What Happens in California … Never Stays in California

August 11th, 2011 | Category: Industry News

Things are happening in California and window film companies should be taking notice. Just as Florida has become the benchmark state for hurricane codes and protection, California sets the standard for energy legislation.

The state has been active in working to combat global warming. In 2008, California officially enacted the Global Warming Solutions Act of 2006 (AB 32) which says that “global warming poses a serious threat to the environment of California and creates a comprehensive multi-year program to reduce greenhouse gas emissions that cause global warming.”

More recently, legislation has been enacted to help already-constructed buildings achieve energy-efficiency. The legislation has several steps, some of which are complete (for new construction), others which are now in final development and some which have just begun and will take place over the next year or so. 

“Governor Brown signed in to legislation a law called AD 759 and that legislation is mandated to focus on achieving energy legislation in existing buildings,” says Doug Huntley, laboratory manager at 3M.

The hope is that retrofitting will be included in the steps so that window film can be used as a product to make California buildings more energy-efficient. However, this won’t affect just California in the long run.

 “The window film industry isn’t going to just focus on doing something in California,” says Darrell Smith, executive director of the IWFA. “This state may serve as a role model for our efforts in other states to follow. It’s a great benchmark. What you do here can be taken to other states. California has all of the issues that any state would have. If we can work with them and come up with a solution then that solution should be applicable almost anywhere.”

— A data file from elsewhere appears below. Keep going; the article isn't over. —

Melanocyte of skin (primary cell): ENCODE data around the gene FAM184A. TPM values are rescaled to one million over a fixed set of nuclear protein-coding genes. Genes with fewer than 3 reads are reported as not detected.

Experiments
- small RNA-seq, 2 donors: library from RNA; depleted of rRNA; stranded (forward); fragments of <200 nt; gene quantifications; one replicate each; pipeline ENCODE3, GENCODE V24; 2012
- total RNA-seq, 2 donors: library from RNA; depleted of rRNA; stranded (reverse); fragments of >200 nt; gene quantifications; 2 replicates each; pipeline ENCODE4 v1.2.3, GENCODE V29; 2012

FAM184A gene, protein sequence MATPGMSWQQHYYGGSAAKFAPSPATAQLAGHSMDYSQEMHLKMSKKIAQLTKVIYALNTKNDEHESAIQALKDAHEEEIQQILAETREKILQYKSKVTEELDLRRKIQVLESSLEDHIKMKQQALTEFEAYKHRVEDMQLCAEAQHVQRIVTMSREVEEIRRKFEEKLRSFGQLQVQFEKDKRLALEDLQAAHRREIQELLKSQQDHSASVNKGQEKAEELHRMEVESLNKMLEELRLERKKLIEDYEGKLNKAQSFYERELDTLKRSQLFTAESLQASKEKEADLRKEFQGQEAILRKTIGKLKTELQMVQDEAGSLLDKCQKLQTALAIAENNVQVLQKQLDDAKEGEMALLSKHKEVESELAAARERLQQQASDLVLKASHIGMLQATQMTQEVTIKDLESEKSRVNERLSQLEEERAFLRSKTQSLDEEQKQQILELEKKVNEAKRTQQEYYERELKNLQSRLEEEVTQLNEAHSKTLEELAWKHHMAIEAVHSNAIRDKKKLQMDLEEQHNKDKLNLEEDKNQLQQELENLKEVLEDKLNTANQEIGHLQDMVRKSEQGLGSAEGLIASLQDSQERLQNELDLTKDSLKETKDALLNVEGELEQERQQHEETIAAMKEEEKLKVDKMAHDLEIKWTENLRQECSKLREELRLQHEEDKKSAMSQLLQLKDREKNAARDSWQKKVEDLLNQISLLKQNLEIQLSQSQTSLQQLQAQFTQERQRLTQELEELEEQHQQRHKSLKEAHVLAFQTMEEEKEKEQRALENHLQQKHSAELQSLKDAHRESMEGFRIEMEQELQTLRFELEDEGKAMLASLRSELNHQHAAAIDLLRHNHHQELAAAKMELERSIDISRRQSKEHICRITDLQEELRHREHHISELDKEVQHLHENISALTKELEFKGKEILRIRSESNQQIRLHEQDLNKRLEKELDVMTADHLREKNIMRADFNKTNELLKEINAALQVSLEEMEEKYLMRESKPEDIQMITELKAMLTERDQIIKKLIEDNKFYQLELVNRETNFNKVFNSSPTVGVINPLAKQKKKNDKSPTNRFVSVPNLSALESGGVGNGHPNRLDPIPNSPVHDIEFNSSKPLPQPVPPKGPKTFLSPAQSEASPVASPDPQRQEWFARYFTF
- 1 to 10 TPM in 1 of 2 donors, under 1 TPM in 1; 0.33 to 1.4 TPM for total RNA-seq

California continues to be a leader in energy-efficiency standards because of the great strides the state has made to become “greener.”

“California has been seen as a leader in setting energy-efficiency standards. It’s a large state so it’s a large user of electricity. Their price is the ninth highest in the nation,” says Smith. “They import more electricity than any other state, yet they are very cost efficient. Out of 50 states plus Washington, D.C., they are ranked 48 in terms of lowest cost per capita for electricity.”

As California moves forward with AD 759 the window film industry should pay close attention to what new standard the state sets this time.

“We would like to work with the key governing bodies to encourage improving the energy efficiency of existing buildings,” says Huntley. “We believe it is most effective to do so not by just looking at the absolute energy efficient target, but focusing on the delta improvement from how they perform today versus how much better we can get them to perform. Instead of saying everything must hit this absolute value, it’s much more cost effective, practical and is going to have a bigger impact if we say that we are going to take a lower performing building and improve it by 10 percent, 20 percent or even 30 percent. Therefore that is something that can be cost effective and would be implemented and would obviously have benefits for the window film industry.”

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